I've mentioned before that we do YuGiOh tournaments at the store every Friday night at 7pm. We have a pretty large group of regulars for those tournaments, ranging in age from about 9 up to about 45 (we have some parents who turn YuGiOh night into a family event). What I hadn't realized was just how big a thing YuGiOh night was to a lot of our players, both old and young.
"This was an awful week," one ten-year-old said with a sort of world-weariness you'd expect from someone five times older. "School started back, I got in trouble at home, my television quit working...." His voice trailed off with the implication that the litany could continue for quite a while. "This is the only good thing about the whole week!" he said with renewed vitality.
"I know what you mean," a young regular in line behind him said. "I start looking forward to this on Monday morning!" Hard to believe that a pre-teen's life is so demanding, but apparently it is... and apparently the chance to spend a few hours playing YuGiOh is their primary respite.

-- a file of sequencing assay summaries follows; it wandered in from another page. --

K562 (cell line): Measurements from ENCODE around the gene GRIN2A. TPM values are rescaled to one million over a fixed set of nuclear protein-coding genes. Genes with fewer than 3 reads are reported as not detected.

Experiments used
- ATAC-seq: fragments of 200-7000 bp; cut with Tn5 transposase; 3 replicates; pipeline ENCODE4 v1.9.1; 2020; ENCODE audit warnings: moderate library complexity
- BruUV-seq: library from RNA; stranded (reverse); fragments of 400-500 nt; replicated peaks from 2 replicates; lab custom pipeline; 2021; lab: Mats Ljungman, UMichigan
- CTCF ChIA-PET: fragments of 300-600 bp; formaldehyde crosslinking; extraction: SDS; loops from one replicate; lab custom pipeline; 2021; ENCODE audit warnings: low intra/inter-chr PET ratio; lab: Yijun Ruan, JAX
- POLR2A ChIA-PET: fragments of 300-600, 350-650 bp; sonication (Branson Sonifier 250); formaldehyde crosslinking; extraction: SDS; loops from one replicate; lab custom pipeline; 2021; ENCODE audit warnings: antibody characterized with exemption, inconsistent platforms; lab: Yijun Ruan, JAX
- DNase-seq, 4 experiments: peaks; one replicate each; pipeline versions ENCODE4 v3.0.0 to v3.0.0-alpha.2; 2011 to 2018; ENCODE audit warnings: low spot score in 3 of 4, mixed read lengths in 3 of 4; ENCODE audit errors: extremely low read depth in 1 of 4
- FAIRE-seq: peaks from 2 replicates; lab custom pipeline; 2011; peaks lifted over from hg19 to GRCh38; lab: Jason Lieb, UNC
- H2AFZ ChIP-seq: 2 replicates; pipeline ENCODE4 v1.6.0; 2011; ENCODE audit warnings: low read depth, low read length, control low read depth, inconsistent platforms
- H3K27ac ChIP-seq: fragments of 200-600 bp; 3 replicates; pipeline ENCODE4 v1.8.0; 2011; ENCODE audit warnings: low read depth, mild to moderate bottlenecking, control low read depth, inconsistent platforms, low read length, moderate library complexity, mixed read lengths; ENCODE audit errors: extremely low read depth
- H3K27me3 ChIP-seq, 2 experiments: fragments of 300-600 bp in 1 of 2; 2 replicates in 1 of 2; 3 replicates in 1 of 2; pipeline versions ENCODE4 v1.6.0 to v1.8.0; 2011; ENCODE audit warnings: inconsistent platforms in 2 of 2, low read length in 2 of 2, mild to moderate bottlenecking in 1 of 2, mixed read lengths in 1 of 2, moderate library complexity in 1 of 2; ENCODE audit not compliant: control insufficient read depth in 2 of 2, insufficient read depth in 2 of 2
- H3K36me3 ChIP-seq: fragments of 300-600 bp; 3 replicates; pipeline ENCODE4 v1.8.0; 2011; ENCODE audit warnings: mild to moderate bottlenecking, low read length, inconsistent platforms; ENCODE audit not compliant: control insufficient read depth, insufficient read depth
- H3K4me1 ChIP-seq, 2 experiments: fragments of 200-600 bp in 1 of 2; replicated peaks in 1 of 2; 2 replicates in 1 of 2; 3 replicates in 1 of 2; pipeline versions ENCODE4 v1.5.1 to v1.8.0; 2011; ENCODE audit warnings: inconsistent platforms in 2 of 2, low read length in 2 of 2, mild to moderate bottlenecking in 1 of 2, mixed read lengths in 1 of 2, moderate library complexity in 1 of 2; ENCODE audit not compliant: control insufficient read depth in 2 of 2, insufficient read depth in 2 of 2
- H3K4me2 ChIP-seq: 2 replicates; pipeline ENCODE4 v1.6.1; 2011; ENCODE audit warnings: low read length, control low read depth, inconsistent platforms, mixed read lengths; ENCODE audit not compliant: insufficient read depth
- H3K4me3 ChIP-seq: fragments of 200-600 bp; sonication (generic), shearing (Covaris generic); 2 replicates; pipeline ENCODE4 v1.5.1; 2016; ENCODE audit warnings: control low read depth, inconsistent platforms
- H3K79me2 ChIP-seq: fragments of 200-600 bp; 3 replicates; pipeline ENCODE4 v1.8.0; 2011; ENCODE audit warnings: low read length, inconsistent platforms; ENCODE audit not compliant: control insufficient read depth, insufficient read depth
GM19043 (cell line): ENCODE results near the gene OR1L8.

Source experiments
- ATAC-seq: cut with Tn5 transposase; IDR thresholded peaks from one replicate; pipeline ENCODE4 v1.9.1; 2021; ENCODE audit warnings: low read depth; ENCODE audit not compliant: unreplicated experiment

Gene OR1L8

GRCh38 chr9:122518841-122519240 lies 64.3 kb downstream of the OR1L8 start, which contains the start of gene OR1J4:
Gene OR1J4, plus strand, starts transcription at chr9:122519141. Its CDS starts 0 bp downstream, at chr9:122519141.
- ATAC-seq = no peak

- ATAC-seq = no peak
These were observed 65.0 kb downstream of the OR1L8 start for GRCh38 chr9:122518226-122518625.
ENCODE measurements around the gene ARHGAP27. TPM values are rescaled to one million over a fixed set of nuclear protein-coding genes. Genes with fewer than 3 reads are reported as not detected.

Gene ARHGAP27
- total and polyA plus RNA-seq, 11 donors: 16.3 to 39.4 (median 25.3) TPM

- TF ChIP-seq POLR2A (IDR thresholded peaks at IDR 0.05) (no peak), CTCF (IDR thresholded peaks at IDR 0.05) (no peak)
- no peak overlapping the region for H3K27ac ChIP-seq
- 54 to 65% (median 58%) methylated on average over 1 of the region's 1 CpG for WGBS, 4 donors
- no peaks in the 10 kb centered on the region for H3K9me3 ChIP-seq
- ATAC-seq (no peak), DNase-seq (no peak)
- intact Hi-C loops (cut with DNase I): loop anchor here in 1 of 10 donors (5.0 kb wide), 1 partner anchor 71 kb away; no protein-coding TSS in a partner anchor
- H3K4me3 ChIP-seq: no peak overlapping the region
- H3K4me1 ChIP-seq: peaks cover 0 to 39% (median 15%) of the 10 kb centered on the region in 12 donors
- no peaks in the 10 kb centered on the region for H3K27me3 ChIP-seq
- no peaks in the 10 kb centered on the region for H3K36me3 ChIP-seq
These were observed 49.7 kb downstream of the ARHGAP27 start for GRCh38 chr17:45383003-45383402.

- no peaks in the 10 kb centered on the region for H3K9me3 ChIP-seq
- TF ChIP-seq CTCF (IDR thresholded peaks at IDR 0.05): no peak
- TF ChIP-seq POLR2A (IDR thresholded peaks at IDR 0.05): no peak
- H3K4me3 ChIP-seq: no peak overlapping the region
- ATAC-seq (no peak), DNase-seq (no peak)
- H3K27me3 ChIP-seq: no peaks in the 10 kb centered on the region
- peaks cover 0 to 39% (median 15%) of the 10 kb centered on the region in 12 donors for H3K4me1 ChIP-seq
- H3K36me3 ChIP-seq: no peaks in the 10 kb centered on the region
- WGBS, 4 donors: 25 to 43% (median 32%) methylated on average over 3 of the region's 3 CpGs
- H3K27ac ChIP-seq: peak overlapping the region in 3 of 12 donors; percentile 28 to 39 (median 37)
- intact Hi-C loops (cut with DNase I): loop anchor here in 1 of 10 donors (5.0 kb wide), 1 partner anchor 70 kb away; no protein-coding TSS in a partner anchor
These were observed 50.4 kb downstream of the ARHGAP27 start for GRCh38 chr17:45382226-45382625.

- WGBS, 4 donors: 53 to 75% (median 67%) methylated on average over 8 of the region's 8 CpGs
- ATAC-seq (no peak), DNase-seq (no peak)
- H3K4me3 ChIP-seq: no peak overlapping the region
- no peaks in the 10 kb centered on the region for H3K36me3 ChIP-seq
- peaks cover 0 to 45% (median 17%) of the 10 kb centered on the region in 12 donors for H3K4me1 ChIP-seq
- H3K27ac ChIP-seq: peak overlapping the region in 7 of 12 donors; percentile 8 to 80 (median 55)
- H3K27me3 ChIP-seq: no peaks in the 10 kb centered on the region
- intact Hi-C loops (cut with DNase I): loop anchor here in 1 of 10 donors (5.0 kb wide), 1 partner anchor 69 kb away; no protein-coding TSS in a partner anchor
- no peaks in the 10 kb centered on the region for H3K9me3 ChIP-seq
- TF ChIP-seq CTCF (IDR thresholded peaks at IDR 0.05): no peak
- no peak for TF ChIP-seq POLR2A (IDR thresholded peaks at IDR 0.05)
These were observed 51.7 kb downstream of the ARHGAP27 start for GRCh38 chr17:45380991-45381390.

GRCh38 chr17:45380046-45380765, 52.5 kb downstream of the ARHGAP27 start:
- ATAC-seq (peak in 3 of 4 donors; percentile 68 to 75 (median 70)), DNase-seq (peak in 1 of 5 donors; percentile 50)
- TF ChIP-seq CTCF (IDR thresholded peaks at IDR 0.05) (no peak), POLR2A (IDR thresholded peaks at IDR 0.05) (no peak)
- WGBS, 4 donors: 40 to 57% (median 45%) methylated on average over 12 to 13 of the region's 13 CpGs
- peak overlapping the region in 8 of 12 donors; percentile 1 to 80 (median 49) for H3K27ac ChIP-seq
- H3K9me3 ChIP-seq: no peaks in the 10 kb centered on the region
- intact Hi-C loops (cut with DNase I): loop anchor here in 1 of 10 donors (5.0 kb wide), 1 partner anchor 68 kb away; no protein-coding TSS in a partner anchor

The conversation continued, and it became clear that several of the kids built their whole week around YuGiOh. A parent admitted that the tournaments were such a big thing to their kids that they used the tournament as an incentive for good behavior--if the kids didn't do what they were supposed to, they wouldn't get to go to Dr. No's on Friday night.
I knew that our players had a good time, which is why they kept showing up week after week--but I had never considered just how important the tournaments were. Thinking back on my childhood, I remember events that were probably insignificant to others but had tremendous impact to me; I now realize that these tournaments, which none of us think all that much about, are the sort of moments that many of these kids are going to remember for years and years to come. It's not the game itself, it's not the store itself--it's the magic of the moment, the excitement of being with a group of people who enjoy the same thing, the entertainment of spending three or four hours playing a game with kids like you and with adults who don't think there's anything odd about the game that you're playing.
Sometimes we do Very Good Things and don't even know it.